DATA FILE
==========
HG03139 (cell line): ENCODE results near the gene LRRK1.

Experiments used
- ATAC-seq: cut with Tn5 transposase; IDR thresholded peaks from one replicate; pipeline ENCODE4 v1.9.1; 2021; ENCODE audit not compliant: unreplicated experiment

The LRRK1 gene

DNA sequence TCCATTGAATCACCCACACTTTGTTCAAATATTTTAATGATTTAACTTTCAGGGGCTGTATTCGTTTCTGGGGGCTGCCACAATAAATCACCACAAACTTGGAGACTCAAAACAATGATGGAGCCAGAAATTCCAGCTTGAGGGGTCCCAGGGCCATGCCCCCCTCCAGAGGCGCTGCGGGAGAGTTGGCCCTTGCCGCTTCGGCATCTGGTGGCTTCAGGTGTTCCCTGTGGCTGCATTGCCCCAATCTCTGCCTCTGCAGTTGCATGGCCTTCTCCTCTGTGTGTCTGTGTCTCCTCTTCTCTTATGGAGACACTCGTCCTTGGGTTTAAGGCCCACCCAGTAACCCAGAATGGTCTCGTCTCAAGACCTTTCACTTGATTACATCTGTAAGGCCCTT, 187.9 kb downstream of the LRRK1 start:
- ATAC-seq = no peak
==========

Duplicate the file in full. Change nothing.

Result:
HG03139 (cell line): ENCODE results near the gene LRRK1.

Experiments used
- ATAC-seq: cut with Tn5 transposase; IDR thresholded peaks from one replicate; pipeline ENCODE4 v1.9.1; 2021; ENCODE audit not compliant: unreplicated experiment

The LRRK1 gene

DNA sequence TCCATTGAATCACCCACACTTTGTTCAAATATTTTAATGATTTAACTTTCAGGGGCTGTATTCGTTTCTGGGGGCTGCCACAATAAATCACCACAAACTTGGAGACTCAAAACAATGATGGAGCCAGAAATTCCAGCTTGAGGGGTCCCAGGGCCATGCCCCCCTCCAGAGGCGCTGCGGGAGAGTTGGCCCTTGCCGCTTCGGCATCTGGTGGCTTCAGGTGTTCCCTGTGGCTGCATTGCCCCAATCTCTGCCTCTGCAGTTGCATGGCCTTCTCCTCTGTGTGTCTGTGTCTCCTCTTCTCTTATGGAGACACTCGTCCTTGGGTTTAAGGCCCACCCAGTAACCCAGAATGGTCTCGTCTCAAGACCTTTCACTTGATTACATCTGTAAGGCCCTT, 187.9 kb downstream of the LRRK1 start:
- ATAC-seq = no peak